Countdown to Final Crisis #1

by Timothy Callahan, Columnist/Reviewer |

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Cover Price
$2.99 (USD)
Release Date
Apr 23rd, 2008

Wed, April 23rd, 2008 at 7:32PM (PDT)


Fifty-one issues later, here we are.

As a so-called "spine of the DC Universe," "Countdown" has failed absolutely. It did not have any bearing on what happened anywhere else, no matter how many characters were trotted out in its various spin-off series. The Justice League-level characters remained unaffected, with only Kirby's Fourth World characters paying any sort of price -- a price largely handled in the "Death of the New Gods" series anyway. Sure, Lightray died early in "Countdown," and Darkseid died in the issue before this one, but those events were as inorganic as everything else that came along in this series.

In the end, what we're left with in "Countdown to Final Crisis" #1 is a handful of characters who will "monitor the Monitors," whatever that means, a Jason Todd who is creepier than ever, a Mary Marvel who's a badass (you can tell, because she actually says, "I'm Mary Damn Marvel" -- which is the DC equivalent of "I'm Gumby, dammit!"), and Holly and Harley living together. Fifty-one issues of anxious zooming through the multiverse for that. Fifty-one issues of poorly paced, transparent "character beats" leading to a climax in which a character, Orion, appears out of nowhere to kill his father. Note to DC: Orion wasn't one of the characters in this story.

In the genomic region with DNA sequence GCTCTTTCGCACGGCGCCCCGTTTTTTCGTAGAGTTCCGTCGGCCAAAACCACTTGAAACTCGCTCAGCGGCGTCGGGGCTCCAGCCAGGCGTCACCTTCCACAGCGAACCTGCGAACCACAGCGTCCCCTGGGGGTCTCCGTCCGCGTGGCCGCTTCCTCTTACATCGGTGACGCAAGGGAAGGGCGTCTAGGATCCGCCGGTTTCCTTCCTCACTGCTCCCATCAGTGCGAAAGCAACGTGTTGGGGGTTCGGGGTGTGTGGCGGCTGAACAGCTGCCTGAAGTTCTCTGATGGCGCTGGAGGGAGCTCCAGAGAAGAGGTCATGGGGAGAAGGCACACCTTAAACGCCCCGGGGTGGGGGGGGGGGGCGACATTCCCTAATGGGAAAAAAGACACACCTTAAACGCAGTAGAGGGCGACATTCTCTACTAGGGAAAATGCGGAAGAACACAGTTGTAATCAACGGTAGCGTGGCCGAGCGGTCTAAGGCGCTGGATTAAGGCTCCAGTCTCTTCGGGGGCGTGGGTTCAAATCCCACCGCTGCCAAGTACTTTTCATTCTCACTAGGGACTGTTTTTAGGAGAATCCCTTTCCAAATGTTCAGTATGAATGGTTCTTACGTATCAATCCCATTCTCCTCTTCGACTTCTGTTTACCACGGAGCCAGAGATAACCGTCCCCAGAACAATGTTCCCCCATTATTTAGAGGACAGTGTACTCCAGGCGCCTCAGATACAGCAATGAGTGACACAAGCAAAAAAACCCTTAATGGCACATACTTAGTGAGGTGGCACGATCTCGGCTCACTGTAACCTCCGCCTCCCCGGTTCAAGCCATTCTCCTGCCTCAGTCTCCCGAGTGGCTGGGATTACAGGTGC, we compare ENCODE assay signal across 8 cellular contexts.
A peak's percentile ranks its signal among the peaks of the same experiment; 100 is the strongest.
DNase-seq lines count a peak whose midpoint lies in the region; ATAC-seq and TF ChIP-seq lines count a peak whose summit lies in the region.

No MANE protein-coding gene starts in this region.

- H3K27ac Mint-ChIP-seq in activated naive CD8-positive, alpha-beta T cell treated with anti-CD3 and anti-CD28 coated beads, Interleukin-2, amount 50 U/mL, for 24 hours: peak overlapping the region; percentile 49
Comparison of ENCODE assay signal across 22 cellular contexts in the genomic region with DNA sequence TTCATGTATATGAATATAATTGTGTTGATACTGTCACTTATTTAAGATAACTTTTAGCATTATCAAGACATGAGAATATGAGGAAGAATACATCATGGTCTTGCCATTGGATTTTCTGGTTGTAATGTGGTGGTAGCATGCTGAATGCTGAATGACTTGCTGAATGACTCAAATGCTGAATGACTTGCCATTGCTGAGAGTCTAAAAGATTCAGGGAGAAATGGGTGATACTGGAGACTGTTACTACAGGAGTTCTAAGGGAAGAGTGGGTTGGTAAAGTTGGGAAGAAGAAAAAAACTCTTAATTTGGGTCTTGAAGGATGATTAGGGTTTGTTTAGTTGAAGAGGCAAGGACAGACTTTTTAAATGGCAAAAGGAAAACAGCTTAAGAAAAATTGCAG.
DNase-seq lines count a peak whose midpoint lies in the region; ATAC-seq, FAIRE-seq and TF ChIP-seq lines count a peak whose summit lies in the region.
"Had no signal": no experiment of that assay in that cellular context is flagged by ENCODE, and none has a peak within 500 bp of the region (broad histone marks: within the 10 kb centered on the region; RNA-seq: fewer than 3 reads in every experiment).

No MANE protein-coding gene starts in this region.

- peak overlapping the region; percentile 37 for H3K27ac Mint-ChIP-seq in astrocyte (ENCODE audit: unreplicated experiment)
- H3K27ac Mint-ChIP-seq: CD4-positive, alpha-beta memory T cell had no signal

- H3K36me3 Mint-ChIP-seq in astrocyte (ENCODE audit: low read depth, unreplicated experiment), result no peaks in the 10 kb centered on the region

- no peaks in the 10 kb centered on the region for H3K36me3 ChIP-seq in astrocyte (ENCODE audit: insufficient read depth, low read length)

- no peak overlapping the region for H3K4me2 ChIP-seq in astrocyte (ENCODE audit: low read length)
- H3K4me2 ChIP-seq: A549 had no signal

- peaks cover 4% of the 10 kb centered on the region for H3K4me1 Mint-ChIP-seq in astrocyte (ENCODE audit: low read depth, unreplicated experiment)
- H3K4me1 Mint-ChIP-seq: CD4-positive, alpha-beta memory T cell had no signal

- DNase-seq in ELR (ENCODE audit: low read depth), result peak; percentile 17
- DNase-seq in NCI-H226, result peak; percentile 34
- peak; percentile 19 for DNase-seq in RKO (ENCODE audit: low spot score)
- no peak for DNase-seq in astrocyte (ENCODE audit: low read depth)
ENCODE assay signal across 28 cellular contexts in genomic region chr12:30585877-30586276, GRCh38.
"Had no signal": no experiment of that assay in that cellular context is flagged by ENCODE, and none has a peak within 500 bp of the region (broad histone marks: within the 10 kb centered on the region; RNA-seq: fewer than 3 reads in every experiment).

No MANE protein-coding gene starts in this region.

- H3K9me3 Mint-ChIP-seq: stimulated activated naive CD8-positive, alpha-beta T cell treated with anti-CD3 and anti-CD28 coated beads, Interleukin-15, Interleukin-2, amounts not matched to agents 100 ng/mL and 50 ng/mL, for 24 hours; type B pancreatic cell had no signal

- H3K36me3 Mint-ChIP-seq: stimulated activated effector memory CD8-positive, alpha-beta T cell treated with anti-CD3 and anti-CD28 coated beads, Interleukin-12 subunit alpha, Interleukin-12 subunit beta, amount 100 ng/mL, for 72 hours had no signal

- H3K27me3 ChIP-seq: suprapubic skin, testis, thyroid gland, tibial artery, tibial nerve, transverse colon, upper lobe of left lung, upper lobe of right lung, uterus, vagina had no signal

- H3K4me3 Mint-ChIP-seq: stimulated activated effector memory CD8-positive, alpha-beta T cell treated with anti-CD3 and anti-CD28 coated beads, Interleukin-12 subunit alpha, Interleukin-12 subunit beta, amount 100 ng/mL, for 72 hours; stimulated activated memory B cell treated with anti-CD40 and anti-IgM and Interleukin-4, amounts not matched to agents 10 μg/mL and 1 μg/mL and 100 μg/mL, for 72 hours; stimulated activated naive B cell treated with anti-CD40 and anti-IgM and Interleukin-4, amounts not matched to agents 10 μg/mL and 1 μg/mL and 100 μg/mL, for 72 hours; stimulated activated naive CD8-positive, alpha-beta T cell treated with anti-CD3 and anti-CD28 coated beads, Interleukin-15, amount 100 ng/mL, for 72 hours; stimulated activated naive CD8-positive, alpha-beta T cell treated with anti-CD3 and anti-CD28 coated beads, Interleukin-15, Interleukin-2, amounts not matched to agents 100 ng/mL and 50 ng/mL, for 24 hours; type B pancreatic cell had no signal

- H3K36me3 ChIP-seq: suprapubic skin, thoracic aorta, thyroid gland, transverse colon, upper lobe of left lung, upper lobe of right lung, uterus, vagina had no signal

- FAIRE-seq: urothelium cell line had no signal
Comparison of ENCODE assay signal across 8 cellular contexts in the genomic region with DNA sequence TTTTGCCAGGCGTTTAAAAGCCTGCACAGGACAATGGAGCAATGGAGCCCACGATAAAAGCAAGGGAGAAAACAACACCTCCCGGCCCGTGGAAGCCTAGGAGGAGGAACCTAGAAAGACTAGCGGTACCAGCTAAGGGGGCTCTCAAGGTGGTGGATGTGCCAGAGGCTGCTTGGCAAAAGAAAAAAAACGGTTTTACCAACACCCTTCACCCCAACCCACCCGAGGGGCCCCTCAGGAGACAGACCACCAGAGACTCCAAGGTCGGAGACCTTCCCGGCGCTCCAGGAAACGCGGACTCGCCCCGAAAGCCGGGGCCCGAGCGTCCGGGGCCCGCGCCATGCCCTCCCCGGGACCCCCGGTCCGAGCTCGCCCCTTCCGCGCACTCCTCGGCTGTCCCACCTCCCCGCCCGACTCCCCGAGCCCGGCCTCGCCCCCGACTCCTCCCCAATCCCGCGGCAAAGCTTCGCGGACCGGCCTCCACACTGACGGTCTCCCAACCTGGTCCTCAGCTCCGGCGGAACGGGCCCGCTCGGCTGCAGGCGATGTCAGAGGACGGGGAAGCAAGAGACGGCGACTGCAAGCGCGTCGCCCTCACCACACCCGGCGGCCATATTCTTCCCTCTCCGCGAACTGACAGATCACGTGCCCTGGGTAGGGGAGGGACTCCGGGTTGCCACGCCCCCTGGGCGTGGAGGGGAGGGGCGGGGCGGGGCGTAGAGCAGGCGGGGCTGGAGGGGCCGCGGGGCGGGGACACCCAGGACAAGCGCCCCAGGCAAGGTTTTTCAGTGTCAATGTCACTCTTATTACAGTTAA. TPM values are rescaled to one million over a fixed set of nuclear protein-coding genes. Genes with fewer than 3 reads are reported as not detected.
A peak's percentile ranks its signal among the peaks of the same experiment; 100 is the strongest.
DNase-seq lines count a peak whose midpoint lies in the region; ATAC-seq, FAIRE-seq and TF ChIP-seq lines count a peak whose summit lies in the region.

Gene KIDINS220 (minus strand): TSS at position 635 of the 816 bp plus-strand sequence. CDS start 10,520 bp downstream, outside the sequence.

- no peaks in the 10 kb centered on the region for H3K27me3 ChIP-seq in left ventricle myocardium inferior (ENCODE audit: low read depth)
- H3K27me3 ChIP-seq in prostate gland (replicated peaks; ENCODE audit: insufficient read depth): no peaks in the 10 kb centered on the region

It's called a deus ex machina, Paul Dini, as I'm sure you know. You may have heard of Aristotle -- he thought the deus ex machina was played out 2,500 years ago. He was right.

But even ignoring the problems with the climax, was this final issue -- this epilogue -- any good?

Nope.

Artist Tom Derenick does a fine job, in a kind of middle-of-the-road Tom Grummett sort of way. He's a capable artist, and he does what he needs to, so you can't fault him for the failure of this comic. He knows how to tell a story. Too bad he doesn't get one to tell.

What he gets from Paul Dini is the very essence of perfunctory. Dini gives us a check-in with each central character from the series, showing what they're up to now that it's all over. (And, of course, it isn't all over, as we all know -- as even the title of the book tells us.) Structurally, it parallels what happened in the first half of "Countdown" as we were given a couple of pages of story updates for each of the main plot threads. It's a structure that could work, if any of the plot threads were interesting, but they never were. And that's the problem. It ends up reading like a story told by an enthusiastic child as he plays with his action figures: "And then Kyle Raynor shows up, and then Mary Marvel becomes evil, and then Holly and Harley sit around complaining, and then Jason Todd dresses up like Red Robin, and then Orion shows up to punch Darkseid, and then. . ."

"Bedtime!"

"Aw, mom!"

So that's it then?

"Oh, and grandpa turns into OMAC!"

At least it's over.